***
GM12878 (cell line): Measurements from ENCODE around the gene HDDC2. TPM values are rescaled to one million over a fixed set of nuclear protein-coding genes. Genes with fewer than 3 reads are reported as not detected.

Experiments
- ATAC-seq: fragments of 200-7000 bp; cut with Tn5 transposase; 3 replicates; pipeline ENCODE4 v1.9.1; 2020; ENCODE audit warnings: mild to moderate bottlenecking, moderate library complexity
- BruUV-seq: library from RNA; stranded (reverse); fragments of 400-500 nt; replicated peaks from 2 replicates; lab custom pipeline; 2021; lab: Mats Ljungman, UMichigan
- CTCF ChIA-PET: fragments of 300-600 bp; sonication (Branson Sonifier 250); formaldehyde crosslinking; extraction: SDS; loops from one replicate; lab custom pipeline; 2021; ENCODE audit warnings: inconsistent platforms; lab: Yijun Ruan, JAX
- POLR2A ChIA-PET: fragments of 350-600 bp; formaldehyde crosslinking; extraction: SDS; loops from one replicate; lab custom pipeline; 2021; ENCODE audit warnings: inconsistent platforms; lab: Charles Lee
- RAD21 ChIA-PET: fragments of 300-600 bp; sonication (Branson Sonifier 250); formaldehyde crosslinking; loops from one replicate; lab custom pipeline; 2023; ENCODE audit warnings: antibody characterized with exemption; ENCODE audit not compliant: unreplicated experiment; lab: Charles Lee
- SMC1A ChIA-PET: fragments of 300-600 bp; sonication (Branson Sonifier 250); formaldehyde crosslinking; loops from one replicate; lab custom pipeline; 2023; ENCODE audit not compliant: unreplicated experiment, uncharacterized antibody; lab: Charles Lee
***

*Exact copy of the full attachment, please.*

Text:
GM12878 (cell line): Measurements from ENCODE around the gene HDDC2. TPM values are rescaled to one million over a fixed set of nuclear protein-coding genes. Genes with fewer than 3 reads are reported as not detected.

Experiments
- ATAC-seq: fragments of 200-7000 bp; cut with Tn5 transposase; 3 replicates; pipeline ENCODE4 v1.9.1; 2020; ENCODE audit warnings: mild to moderate bottlenecking, moderate library complexity
- BruUV-seq: library from RNA; stranded (reverse); fragments of 400-500 nt; replicated peaks from 2 replicates; lab custom pipeline; 2021; lab: Mats Ljungman, UMichigan
- CTCF ChIA-PET: fragments of 300-600 bp; sonication (Branson Sonifier 250); formaldehyde crosslinking; extraction: SDS; loops from one replicate; lab custom pipeline; 2021; ENCODE audit warnings: inconsistent platforms; lab: Yijun Ruan, JAX
- POLR2A ChIA-PET: fragments of 350-600 bp; formaldehyde crosslinking; extraction: SDS; loops from one replicate; lab custom pipeline; 2021; ENCODE audit warnings: inconsistent platforms; lab: Charles Lee
- RAD21 ChIA-PET: fragments of 300-600 bp; sonication (Branson Sonifier 250); formaldehyde crosslinking; loops from one replicate; lab custom pipeline; 2023; ENCODE audit warnings: antibody characterized with exemption; ENCODE audit not compliant: unreplicated experiment; lab: Charles Lee
- SMC1A ChIA-PET: fragments of 300-600 bp; sonication (Branson Sonifier 250); formaldehyde crosslinking; loops from one replicate; lab custom pipeline; 2023; ENCODE audit not compliant: unreplicated experiment, uncharacterized antibody; lab: Charles Lee